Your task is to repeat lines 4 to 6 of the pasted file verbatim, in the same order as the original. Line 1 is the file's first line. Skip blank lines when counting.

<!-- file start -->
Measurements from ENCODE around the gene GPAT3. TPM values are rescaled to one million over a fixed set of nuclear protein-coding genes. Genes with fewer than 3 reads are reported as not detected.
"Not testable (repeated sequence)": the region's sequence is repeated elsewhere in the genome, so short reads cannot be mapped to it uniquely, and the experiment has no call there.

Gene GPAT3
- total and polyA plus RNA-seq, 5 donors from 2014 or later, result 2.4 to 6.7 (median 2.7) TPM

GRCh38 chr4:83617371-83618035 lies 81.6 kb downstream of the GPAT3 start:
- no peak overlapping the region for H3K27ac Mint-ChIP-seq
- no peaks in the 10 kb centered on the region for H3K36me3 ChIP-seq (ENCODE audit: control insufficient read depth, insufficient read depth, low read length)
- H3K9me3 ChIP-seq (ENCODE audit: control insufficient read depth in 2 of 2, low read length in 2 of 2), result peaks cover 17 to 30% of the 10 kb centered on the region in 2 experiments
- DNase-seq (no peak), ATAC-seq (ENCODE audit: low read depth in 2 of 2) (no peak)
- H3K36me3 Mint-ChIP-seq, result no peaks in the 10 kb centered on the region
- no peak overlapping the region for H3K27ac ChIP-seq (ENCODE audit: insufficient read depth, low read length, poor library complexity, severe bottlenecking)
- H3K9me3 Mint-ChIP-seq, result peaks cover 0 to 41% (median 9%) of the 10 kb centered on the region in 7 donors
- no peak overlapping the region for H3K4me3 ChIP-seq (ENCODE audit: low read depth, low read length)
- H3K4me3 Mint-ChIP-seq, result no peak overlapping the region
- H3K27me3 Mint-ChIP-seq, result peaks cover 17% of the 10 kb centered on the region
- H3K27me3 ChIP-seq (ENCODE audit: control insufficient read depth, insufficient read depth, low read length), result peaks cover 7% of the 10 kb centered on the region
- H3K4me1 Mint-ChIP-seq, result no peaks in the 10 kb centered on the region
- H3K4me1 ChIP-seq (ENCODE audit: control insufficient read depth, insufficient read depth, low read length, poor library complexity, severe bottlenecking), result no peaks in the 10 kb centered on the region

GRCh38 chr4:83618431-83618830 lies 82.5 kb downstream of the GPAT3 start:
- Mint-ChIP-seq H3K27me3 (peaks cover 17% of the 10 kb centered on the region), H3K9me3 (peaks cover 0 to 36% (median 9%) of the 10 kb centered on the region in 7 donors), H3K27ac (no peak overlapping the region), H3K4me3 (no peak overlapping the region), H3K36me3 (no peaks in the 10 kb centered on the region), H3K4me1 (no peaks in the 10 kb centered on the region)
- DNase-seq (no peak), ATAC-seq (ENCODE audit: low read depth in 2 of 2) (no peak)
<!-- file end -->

- total and polyA plus RNA-seq, 5 donors from 2014 or later, result 2.4 to 6.7 (median 2.7) TPM

GRCh38 chr4:83617371-83618035 lies 81.6 kb downstream of the GPAT3 start:
- no peak overlapping the region for H3K27ac Mint-ChIP-seq